Other Conservatives waited patiently to see if the crisis that threatened Johnson's premiership would subside or get worse.
Johnson, who was invited to a "bring-your-own-booze" party at Downing Street's office and residence in May 2020, apologized in Parliament on Wednesday. A senior prime ministerial adviser invited about 100 staff to the event, which was described as "socially distant drinks".
As part of efforts to stop the spread of coronavirus, Britons were prohibited from meeting more than one person in their homes. Millions were separated from their families and friends and prevented from visiting sick relatives.
Johnson stated that he understood public anger, but did not admit to wrongdoing. He said that he considered the gathering a work event and thanked staff for their efforts during pandemic.
Johnson advised people to wait for the results of the investigation by Sue Gray, a senior civil servant, into several alleged government employees involved in the pandemic. Gray, a veteran of public service with a reputation for being a straight-shooter is expected to report before the end the month.
Johnson was holed up in Downing Street on Thursday. The prime minister's office announced that Johnson was forced to cancel a planned visit at a coronavirus vaccine center after a family member tested positive.
Brandon Lewis, Northern Ireland Secretary, said Johnson's apology was "very sincere" but that the prime minister didn't believe he did anything wrong.
Sky News' Lewis stated that the prime minister had indicated that he does not believe he violated any rules. "If you take a look at what the investigation uncovers, everyone will be able view that in their own way."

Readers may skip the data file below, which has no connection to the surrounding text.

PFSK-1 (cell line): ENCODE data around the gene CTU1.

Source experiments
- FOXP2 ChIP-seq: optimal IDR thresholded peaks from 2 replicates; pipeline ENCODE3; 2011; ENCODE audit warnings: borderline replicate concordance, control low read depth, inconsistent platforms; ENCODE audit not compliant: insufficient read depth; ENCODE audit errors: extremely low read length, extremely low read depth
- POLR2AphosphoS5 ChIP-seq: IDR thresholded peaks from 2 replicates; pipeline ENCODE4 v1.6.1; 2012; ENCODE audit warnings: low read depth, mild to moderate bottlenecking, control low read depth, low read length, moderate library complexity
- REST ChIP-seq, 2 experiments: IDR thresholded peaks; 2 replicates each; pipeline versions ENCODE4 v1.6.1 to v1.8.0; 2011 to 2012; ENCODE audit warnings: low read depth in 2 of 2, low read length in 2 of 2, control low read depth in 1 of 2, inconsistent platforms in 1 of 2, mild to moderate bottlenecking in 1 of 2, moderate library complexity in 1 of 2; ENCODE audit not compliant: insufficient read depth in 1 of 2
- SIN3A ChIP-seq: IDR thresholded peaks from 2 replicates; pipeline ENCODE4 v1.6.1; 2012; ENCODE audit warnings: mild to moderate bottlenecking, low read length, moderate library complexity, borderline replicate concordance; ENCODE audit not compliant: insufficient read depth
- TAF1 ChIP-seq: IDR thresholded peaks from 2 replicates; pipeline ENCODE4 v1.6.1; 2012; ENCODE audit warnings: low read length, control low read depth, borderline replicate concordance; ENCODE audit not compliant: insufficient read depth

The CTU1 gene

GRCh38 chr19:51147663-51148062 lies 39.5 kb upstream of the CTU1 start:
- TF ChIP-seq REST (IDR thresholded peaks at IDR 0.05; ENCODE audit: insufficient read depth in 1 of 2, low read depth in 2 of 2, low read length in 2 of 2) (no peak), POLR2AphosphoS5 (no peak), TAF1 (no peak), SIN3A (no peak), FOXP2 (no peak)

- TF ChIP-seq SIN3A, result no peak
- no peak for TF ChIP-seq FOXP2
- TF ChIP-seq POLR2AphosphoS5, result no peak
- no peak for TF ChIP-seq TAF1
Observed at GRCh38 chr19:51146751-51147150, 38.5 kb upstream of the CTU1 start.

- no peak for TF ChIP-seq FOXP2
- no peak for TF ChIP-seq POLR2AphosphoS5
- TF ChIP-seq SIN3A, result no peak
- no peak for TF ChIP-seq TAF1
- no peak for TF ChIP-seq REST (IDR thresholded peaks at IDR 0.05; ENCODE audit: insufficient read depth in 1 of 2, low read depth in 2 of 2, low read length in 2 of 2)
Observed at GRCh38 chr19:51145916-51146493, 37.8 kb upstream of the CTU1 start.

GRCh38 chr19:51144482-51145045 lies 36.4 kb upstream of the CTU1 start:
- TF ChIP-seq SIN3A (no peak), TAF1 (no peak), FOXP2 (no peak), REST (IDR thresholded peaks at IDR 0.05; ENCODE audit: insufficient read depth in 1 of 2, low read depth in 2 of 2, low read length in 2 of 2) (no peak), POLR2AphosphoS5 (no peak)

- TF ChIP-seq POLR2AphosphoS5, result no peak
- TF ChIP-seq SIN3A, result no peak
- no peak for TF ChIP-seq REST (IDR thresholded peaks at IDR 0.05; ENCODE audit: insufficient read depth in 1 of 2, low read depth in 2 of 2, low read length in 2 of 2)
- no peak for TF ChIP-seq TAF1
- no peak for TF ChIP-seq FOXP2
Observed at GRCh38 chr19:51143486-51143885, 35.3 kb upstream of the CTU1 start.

Gray is not able to punish officials. Johnson didn't say what she would do if Gray found him guilty.
Liz Truss, Foreign Secretary -- frequently cited as a potential successor to Johnson -- tweeted: “I stand behind Prime Minister 100% as it takes our country forward."
Rishi Sunak (the Treasury chief) was less vocal than his potential rivals for the top job. He tweeted that the PM had a right to apologize and that he supported Sue Gray's request for patience as she investigates. Sunak was in southwest England, 200 miles (320 km) away during Johnson's statement.
Opposition politicians believe Johnson should resign because he attended the party and for denials that rule-breaking ever took place.
Many Conservatives worry that the "partygate” scandal could be a tipping point for a leader, who has already been through a number of storms regarding his expenses and his moral judgment.
Some are joining the opposition call for Johnson's resignation. Douglas Ross, leader of the Conservatives in Scotland said Johnson's position was "no longer tenable." Roger Gale, a lawmaker, called Johnson a "dead person walking".
Johnson could be forced to resign if he doesn't. This would trigger a no confidence vote among party legislators. It would happen if 15% Conservative lawmakers demand it. It is not clear how many letters have been submitted.
Lisa Nandy, a Labour Party spokeswoman for home affairs, said that the police should investigate and not only a civil servant.
She said, "It's odd that the police haven't launched any type of wider investigation considering the number of pieces evidence about what's happened in Downing Street."
Nandy stated that there was an "immense" public outrage over the party revelations.
She said that she was not confident the prime minister would survive based on the information she's seeing.
Many Conservatives waited to see how the crisis would be handled in the days ahead.
Philip Dunne, a conservative lawmaker, said that the allegations were "very grave."
He stated that he believed the prime minister had a right to apologize yesterday and that it was right that we wait for the results of the Sue Gray investigation. "People will have to bear the consequences of what happens."